The bulk of changes have been made to Section 20 of Peca which is titled ‘Offences against dignity of a natural person’ has been amended in line with the first amendment to remove the term “natural”, meaning that this criminal defamation clause can now also be used to protect the “dignity” of organisations, companies and institutions, or that any body established by the government can now invoke this against anyone who they deem “intentionally and publicly exhibits or displays or transmits any information through any information system, which he knows to be false, and intimidates or harms the reputation or privacy of a person”. Moreover, the punishment under Section 20 has been increased to five years from three.

Furthermore, under Section 20, another amendment adds that an aggrieved person could be “a member of the public in respect of a public figure or a holder of public office”, effectively protecting the ruling elite belonging to any institution from criticism and dissent.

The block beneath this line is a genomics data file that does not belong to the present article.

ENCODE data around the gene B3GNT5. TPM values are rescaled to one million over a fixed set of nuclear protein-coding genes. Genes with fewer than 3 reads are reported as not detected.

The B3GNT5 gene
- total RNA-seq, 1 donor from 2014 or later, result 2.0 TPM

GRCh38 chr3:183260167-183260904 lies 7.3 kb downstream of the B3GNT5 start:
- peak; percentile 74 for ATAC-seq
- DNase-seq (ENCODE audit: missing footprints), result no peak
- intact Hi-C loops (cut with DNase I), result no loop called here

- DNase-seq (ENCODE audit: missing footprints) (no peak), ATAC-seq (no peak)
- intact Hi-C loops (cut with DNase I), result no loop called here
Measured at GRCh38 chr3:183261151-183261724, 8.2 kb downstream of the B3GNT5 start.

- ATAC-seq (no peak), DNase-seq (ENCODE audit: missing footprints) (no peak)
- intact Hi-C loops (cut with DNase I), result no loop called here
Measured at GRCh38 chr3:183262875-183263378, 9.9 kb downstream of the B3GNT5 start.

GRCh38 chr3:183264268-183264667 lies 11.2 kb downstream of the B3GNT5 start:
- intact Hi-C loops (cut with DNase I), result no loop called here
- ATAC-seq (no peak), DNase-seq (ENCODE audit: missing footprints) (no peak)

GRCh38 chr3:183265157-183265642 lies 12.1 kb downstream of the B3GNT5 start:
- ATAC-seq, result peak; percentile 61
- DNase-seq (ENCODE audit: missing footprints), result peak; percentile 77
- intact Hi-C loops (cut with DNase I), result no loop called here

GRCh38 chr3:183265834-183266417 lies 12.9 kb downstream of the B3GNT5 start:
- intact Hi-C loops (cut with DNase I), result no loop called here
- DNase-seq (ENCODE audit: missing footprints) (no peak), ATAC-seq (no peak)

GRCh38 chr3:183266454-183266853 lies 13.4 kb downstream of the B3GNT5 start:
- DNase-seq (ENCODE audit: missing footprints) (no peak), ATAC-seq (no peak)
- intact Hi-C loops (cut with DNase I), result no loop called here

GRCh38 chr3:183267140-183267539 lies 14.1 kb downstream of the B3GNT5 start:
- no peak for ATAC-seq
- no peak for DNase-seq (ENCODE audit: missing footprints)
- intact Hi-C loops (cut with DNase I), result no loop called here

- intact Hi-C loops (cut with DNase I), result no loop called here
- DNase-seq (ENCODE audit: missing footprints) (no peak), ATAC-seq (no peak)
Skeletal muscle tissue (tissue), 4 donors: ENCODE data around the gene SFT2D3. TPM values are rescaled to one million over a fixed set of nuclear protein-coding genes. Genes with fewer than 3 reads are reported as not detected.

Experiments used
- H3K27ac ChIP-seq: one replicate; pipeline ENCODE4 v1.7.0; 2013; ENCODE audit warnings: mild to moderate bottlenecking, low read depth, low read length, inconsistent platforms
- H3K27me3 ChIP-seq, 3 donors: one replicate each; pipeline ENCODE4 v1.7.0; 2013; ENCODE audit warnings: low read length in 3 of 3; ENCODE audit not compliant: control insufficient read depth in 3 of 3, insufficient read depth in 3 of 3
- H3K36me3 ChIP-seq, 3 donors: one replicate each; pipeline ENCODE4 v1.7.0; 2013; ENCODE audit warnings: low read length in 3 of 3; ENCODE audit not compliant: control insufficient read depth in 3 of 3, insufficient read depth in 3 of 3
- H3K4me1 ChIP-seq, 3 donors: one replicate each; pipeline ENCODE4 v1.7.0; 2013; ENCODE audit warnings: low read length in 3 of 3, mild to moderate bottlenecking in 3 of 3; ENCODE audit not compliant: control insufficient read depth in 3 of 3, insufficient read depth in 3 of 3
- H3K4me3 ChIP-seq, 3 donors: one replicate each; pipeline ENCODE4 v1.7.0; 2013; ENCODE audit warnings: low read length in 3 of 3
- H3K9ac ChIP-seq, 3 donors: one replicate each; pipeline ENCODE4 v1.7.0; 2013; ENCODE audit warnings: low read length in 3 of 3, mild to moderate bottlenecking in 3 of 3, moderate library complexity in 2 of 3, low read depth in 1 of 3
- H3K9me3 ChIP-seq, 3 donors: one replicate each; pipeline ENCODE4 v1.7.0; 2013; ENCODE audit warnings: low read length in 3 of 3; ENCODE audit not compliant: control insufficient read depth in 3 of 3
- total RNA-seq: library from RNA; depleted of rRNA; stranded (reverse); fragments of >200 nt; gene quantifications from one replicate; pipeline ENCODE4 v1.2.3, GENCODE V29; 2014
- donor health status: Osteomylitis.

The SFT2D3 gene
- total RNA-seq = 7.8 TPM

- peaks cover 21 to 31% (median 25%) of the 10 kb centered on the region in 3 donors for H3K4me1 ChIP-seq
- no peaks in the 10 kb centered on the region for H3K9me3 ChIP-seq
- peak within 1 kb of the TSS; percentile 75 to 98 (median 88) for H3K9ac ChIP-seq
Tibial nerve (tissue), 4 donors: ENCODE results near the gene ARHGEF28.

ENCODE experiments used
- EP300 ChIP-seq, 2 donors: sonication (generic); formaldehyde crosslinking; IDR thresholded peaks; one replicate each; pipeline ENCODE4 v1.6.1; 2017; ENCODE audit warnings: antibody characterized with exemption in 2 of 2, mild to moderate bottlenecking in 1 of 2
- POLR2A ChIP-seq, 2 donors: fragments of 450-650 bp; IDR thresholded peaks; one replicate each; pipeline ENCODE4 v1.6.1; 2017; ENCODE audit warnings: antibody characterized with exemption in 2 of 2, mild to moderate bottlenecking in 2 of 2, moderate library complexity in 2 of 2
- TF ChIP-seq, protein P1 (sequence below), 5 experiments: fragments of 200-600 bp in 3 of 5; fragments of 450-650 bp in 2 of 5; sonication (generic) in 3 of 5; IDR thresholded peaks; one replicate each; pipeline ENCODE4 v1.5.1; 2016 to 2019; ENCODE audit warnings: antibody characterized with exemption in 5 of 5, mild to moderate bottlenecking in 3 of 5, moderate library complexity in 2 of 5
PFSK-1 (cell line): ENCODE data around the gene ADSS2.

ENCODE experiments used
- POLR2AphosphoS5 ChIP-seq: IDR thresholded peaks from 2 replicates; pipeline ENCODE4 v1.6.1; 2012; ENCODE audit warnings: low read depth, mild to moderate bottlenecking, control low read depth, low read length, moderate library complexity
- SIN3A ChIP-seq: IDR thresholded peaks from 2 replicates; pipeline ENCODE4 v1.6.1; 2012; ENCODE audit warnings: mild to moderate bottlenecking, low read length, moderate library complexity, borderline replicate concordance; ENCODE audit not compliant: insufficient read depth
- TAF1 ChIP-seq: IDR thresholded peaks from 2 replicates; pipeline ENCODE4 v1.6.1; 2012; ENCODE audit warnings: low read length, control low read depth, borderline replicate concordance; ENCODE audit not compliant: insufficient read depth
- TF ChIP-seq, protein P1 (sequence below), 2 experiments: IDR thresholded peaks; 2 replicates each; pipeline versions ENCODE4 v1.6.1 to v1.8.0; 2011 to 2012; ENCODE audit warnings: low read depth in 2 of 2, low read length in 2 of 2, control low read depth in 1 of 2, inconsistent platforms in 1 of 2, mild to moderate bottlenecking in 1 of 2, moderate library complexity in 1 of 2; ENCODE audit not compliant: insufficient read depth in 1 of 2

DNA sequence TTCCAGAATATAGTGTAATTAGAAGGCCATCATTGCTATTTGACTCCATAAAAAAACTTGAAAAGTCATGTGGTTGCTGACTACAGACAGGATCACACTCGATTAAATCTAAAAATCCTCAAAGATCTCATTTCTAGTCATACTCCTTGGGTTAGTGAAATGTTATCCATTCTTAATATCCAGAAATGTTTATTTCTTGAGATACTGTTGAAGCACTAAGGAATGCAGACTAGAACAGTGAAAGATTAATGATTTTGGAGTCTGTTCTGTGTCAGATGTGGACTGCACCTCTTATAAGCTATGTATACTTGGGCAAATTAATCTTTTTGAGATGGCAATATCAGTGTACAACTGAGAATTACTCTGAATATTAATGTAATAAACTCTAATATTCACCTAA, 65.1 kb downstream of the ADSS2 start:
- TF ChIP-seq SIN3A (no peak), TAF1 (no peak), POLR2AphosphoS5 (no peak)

Section 20 has also been made non-bailable, non-compoundable and cognisable, with powers that have been given to the Federal Investigation Agency (FIA) under Peca. This means that anybody can be jailed immediately for criticising the state without chances of bail, and remain so despite an out-of-court settlement.

In another change to Section 20, the proviso that previously protected the electronic media from liability under this section has been deleted, which means that this now applies to all programmes on television as well. This should be a lesson for the electronic media regarding the need for unity. Under the previous PML-N government, the electronic media tried to only protect itself when this law was first proposed.

The ordinance also amends Section 44 of Peca by mandating that trials be concluded “expeditiously, but preferably not later than six months of taking cognisance of the case”, and further directs the courts to submit a monthly report to the high court regarding pending cases, which is overstepping the separation of powers and undermining the independence of the judiciary.